We may plant out the potted strawberry plants we brought with us from our garden in Wimblington; and then our miniature fruit garden will be complete, shaded in part by the three apple trees, which recently executed the ‘June drop’ (see below) of small fruits, which simply helps to ensure that more resources go to the remaining apples.

We uncovered this lovely Mock Orange (Philadelphus) only after breaking away lots of undergrowth and yet more brambles. Its blossoms are a beautiful shade of white, delicate blooms cascading on long, arching, brown (old) or green (new) stems. It’s got very little to do with actual oranges, but coming across it was a very pleasant surprise! The Philadelphus genus is quite complicated and rather exotic. Next step here will be to remove more of the surrounding jungle and open it out to give the shrub more air.

Early May saw the sudden appearance of pink Clematis Montana flowers amongst the tangle of holly and ivy alongside the garden path by the front door – an unexpected but welcome arrival.

As yet unidentified is a tree hidden away amongst more holly, near the summerhouse. It has small, cherry-like fruit or berries. One to investigate further.

One more startling discovery was the number of roses which have appeared on what was a very leggy rambler next to the conservatory, which I cut back last autumn. It’s produced literally hundreds of buds which are now breaking into a riot of mid-pink flowers – a quite spectacular floribunda, though I’ve no idea what variety it is!

But we do know the names of five bush roses which we’ve ordered from David Austin Roses for planting out in November. This is very exciting. We’ve ordered bare root roses to go into a small rose bed which we’re creating. We’ve been removing all trace of weeds from the bed – well, as much as possible, though there are still some thick ivy roots to be dug up. It really doesn’t look very attractive at the moment …

… but with a little help from these five different shrub rose varieties – Gertrude Jekyll, Queen of Sweden, Emily Bronte, Eustacia Vye and Gabriel Oak – a transformation will take place by next Spring.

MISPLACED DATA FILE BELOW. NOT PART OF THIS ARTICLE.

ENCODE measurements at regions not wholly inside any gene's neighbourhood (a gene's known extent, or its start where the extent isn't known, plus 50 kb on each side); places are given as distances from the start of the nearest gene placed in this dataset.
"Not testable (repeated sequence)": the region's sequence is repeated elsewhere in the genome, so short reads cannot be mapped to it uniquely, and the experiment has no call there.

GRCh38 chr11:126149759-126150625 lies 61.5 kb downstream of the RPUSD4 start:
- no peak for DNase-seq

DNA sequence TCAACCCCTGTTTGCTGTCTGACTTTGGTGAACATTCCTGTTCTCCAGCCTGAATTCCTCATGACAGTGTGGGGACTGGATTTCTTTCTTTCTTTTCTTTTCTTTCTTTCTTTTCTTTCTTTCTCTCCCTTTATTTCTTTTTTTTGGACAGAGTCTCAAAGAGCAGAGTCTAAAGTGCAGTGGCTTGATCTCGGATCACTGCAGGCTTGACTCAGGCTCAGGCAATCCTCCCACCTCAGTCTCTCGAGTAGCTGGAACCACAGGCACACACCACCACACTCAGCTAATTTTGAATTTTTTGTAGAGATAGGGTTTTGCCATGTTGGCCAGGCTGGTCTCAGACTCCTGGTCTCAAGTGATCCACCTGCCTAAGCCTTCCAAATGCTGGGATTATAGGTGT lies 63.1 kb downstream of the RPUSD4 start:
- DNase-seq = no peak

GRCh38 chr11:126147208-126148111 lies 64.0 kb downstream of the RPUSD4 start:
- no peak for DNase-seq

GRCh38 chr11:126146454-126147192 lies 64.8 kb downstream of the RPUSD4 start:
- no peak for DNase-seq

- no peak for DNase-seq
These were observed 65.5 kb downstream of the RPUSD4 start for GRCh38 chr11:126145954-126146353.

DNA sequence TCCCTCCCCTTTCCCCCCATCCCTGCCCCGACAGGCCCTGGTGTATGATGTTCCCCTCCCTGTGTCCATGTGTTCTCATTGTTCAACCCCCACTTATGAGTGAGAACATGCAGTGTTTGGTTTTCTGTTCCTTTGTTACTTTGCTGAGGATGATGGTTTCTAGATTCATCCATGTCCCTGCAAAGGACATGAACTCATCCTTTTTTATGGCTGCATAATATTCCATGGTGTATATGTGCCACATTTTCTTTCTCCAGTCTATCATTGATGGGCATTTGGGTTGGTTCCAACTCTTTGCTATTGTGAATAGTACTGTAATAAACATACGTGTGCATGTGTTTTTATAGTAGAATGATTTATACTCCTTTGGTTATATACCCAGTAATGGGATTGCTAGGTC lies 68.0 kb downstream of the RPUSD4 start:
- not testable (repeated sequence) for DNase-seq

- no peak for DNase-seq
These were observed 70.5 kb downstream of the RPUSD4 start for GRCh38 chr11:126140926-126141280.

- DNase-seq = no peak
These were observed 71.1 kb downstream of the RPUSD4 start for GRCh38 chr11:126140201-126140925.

We selected these varieties with various considerations in mind – size, disease resistance and strength of fragrance being amongst the most important, along with colour, of course. Planting bare root roses, as opposed to pot-raised specimens, ensures the plants focus early growth into developing a strong root system, rather than putting too much energy into leaves and flowers.

In the courtyard, the flowering of fuschias, lobelia and petunias is in full swing in hanging baskets and containers.

We’ve added some new borders and put annuals in as a temporary measure. We’ve used turves dug up to create the borders to construct a foundation for a small rockery. At the moment it’s also doubling as a grass heap, but in time we’ll add topsoil and grit, along with selected rocks to provide us with a suitable display area for alpines.

With hedgehogs and crawling insects in mind, we’ve also been building a log pile.

But the biggest projects for the remainder of the summer and into the winter will be clearing the ground at the back of the rose bed to create space for raised vegetable beds and (in the corner of the garden) a greenhouse. One of the biggest obstacles in the way of a greenhouse is the large elder tree that came crashing down last winter.

However, our shredder is on standby and our new chainsaw is cocked and ready. We have the technology …